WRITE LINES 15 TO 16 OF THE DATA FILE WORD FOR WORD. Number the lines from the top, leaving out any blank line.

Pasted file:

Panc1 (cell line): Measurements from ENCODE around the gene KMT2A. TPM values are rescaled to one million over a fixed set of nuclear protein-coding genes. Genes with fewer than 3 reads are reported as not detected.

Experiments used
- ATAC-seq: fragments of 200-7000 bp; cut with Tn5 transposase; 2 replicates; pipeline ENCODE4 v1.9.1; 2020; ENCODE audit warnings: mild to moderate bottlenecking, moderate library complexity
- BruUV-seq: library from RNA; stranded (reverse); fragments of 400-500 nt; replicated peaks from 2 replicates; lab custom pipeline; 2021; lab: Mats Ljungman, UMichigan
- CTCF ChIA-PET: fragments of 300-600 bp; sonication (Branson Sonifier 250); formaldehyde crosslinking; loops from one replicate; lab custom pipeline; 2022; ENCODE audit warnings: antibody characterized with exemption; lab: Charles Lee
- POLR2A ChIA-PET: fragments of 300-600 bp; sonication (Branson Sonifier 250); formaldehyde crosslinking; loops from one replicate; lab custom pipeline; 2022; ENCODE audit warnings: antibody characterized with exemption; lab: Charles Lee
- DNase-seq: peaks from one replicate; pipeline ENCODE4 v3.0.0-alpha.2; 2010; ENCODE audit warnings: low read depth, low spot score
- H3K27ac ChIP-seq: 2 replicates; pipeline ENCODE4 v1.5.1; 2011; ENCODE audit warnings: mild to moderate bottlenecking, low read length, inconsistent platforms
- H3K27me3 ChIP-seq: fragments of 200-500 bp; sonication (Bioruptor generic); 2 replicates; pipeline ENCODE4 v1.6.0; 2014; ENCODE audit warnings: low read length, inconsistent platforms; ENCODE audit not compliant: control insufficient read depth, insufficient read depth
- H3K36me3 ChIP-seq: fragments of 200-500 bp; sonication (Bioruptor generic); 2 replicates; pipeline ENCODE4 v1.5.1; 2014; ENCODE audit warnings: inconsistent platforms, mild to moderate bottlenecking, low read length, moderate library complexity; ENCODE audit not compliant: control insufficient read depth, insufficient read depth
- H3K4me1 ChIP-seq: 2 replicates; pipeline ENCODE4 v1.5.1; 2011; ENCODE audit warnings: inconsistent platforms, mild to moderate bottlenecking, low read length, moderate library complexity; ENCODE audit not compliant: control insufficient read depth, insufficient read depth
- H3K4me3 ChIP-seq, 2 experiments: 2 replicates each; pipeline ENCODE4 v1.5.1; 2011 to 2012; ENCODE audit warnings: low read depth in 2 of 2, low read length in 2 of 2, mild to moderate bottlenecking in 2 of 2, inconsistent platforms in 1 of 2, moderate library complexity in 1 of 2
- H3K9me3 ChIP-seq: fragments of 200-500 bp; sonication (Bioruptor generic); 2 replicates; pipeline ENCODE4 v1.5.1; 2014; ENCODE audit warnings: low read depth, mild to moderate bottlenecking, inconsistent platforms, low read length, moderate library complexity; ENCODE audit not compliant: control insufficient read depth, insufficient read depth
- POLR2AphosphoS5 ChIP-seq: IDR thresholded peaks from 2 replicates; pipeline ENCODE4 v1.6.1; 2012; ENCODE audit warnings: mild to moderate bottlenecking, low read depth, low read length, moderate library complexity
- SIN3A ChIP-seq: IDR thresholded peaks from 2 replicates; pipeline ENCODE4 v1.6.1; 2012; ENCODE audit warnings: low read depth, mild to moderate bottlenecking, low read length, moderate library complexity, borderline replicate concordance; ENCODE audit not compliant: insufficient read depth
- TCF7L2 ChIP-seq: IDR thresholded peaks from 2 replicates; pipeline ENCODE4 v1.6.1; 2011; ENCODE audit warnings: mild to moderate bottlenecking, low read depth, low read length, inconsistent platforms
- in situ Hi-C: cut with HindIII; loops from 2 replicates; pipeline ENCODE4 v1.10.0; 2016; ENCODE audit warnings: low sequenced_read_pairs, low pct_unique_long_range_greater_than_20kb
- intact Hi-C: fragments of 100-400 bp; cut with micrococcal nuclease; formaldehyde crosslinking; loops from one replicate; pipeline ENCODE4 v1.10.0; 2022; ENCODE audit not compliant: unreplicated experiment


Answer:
- SIN3A ChIP-seq: IDR thresholded peaks from 2 replicates; pipeline ENCODE4 v1.6.1; 2012; ENCODE audit warnings: low read depth, mild to moderate bottlenecking, low read length, moderate library complexity, borderline replicate concordance; ENCODE audit not compliant: insufficient read depth
- TCF7L2 ChIP-seq: IDR thresholded peaks from 2 replicates; pipeline ENCODE4 v1.6.1; 2011; ENCODE audit warnings: mild to moderate bottlenecking, low read depth, low read length, inconsistent platforms